Volunteers rescue 40 stranded whales in New Zealand

Some 200 people, mostly volunteers, helped form a barrier to carry the whales out to sea

| 02/22/2021 | ionicons-v5-c11: 15 | . |

NEW ZEALAND.- Volunteers in New Zealand managed to re-float Monday night to 40 beached whalesalthough they feared that they might be trapped again at night.

A group of 49 pilot whales or pilot whales was stranded in Farewell Spit, a remote beach on the South Island, the Department of Conservation said. Nine of the animals died.

Volunteers helped keep the whales cool and comfortable during the day: They doused them with buckets of water, held them upright and made sure they didn’t put too much pressure on their fins, explained Louisa Hawkes, a spokeswoman for the group of whale rescue Project Jonah.

The afternoon high tide allowed them to float, he said. The pilot whales were scattered along the beach and one of his first tasks was to gather them again. About 200 people, mostly volunteers, helped form a barrier to carry the whales out to sea. Once in deeper water, several boats took over, moving in line from one side to the other to prevent the animals from returning to shore.

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However, the spokeswoman noted that despite her efforts, the whales had not entered the ocean and it was feared that they could be stranded again.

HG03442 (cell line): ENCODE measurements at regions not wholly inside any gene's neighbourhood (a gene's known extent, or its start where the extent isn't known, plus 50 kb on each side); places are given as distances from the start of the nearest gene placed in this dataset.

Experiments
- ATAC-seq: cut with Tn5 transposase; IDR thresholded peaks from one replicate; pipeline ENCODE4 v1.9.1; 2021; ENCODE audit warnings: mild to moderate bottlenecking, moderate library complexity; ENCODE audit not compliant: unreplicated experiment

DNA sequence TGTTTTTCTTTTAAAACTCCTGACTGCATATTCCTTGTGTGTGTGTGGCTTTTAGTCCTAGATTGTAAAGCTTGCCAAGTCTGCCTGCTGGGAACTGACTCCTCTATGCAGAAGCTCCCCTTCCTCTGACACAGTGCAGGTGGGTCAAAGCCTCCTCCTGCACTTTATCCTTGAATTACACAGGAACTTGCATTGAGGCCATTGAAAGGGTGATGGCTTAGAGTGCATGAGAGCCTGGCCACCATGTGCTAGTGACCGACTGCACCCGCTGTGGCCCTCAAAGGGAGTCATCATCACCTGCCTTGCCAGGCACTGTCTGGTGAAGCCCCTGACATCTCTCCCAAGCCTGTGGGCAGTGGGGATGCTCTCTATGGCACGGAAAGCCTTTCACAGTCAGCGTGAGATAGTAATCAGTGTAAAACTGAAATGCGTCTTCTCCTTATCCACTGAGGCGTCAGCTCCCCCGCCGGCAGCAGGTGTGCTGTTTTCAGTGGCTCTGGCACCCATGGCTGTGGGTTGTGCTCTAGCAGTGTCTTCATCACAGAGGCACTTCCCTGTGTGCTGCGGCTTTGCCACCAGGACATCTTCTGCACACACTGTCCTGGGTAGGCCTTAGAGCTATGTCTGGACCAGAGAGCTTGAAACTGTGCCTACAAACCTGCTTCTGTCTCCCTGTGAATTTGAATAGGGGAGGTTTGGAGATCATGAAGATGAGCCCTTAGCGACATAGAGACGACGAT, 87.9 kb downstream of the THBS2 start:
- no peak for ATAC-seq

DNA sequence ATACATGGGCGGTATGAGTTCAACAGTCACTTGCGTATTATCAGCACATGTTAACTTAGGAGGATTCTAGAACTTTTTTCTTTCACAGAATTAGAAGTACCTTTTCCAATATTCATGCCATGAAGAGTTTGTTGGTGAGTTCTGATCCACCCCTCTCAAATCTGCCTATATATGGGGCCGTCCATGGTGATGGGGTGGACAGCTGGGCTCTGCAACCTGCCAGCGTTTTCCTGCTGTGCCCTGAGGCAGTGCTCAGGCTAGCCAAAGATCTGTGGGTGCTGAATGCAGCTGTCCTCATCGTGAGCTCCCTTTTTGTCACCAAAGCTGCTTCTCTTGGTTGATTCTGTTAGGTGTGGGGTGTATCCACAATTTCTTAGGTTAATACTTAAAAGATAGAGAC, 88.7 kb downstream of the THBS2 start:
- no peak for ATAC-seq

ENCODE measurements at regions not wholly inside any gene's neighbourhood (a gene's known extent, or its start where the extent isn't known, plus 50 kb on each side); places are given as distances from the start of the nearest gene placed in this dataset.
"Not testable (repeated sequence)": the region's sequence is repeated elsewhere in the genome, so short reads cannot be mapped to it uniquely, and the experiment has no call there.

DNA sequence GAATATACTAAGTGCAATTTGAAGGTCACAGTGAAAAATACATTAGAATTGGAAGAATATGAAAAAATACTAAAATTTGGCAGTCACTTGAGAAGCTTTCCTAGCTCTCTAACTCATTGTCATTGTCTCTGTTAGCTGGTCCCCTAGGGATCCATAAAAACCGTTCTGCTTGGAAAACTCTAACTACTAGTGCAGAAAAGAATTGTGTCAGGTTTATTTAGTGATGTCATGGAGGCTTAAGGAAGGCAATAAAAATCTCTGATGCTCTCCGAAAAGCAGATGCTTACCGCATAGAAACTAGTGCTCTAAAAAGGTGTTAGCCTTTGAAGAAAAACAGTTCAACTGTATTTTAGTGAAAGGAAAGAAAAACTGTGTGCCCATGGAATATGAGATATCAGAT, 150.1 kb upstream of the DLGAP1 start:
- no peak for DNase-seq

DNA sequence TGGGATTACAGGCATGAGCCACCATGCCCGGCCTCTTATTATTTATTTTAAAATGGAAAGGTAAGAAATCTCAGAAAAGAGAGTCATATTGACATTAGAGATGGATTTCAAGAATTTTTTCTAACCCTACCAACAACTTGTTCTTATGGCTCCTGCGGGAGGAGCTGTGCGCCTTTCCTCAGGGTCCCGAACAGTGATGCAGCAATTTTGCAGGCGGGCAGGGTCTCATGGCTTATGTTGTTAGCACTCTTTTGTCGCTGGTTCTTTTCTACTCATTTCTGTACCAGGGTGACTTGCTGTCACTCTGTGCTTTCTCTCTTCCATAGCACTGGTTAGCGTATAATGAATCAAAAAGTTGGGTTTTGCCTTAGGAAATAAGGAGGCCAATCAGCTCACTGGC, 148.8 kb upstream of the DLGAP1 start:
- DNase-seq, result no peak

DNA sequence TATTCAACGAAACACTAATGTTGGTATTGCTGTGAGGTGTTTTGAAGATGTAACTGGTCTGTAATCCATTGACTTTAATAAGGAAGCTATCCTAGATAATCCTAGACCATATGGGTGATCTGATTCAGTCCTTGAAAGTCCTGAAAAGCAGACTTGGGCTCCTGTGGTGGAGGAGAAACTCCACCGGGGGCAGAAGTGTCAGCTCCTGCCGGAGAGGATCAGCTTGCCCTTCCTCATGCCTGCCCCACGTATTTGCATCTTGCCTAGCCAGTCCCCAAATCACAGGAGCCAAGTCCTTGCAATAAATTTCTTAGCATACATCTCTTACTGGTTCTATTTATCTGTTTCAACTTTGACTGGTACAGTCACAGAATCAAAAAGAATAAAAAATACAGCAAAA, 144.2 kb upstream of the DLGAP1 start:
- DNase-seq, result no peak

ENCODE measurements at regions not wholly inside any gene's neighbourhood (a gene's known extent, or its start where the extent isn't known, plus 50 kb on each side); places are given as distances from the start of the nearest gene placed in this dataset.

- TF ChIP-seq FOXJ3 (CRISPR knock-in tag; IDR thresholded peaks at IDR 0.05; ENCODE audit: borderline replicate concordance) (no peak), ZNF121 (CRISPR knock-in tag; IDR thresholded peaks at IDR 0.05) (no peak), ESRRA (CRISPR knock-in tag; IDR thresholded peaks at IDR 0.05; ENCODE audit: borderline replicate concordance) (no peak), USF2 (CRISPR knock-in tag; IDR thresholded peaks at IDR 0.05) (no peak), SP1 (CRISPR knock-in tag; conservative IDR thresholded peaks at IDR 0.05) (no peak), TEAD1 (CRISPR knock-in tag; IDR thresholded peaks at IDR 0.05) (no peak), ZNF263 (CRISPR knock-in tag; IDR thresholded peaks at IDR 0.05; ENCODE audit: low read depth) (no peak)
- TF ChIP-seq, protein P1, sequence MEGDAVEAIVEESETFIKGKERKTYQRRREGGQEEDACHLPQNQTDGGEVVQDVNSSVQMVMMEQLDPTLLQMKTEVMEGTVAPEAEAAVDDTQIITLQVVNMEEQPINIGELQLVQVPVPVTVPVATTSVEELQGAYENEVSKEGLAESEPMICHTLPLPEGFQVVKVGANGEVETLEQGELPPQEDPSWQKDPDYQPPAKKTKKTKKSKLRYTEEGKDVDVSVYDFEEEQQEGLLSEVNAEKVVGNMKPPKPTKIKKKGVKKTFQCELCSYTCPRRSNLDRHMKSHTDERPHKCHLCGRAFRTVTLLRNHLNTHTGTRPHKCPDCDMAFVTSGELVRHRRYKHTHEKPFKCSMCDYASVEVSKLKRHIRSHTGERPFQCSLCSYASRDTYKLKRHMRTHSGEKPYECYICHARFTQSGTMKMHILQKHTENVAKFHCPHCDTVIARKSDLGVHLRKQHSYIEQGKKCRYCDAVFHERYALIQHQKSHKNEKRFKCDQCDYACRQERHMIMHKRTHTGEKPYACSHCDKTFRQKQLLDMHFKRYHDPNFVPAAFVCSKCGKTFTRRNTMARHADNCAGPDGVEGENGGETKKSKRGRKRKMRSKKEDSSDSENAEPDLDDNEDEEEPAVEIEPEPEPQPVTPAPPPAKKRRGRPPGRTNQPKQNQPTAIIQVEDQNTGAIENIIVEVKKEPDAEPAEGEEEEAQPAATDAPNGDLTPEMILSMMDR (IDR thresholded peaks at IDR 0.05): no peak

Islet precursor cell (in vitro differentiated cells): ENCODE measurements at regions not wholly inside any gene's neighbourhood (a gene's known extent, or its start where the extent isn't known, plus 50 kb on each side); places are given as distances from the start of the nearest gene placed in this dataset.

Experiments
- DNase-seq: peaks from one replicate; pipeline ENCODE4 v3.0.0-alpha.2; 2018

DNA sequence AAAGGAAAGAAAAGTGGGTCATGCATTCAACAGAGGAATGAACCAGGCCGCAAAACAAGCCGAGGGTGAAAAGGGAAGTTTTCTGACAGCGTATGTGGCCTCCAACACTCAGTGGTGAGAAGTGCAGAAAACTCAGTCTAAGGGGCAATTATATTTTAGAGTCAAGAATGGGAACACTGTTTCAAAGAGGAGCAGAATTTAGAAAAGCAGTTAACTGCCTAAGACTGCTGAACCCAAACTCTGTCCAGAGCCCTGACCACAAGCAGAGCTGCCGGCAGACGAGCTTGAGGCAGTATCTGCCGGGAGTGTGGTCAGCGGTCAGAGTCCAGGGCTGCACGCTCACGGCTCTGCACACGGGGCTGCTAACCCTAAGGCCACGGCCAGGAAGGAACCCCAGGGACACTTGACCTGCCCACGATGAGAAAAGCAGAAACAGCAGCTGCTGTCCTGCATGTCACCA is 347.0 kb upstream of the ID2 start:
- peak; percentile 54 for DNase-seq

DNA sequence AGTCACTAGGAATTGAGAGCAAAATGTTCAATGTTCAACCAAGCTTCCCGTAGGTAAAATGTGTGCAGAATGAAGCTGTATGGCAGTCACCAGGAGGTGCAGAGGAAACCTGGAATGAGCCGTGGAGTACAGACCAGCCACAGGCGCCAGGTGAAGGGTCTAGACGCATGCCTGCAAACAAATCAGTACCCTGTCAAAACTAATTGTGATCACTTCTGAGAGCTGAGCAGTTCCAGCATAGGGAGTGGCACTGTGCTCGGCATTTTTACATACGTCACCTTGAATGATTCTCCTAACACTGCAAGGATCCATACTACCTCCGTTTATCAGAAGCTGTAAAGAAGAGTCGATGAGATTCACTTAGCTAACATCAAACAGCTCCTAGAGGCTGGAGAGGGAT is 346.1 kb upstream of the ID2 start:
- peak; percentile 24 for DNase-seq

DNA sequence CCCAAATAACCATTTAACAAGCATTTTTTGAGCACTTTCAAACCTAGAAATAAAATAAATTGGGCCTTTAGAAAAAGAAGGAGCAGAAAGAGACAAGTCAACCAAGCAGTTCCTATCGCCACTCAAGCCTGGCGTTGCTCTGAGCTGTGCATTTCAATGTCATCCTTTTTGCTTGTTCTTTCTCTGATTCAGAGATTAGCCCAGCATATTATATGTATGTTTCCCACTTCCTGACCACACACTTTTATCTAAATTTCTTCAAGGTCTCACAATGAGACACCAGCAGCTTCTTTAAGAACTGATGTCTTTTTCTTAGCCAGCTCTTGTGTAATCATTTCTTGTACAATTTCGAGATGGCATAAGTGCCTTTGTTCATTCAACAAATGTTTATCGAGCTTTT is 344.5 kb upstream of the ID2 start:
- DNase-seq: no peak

« It’s always great to see the whales in deeper water, where they belong, » Hawkes said. « Everyone is very hopeful, but he’s also very realistic. »

The pilot whales were first spotted by a tour guide Monday morning, the Department of Conservation said.

Conservation guards helped coordinate the operation with volunteers from Project Jonah. Neighbors in the area also came to help.

Farewell Spit, a spit of sand that curves into the Tasman Sea, has seen other massive strandings in the past. Cetaceans seem to have trouble getting away from the beach once they approach a long shoreline, sometimes described as a whale trap.

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There are different theories about why whales strand, from getting too close to shore in pursuit of prey to trying to protect a sick member of the group or escape from a predator.

Four years ago, more than 650 pilot whales they stranded in Farewell Spit in two massive strandings. More than 350 of the creatures died, and about 300 were saved.

Pilot whales are relatively small, but can exceed 6 meters (20 feet).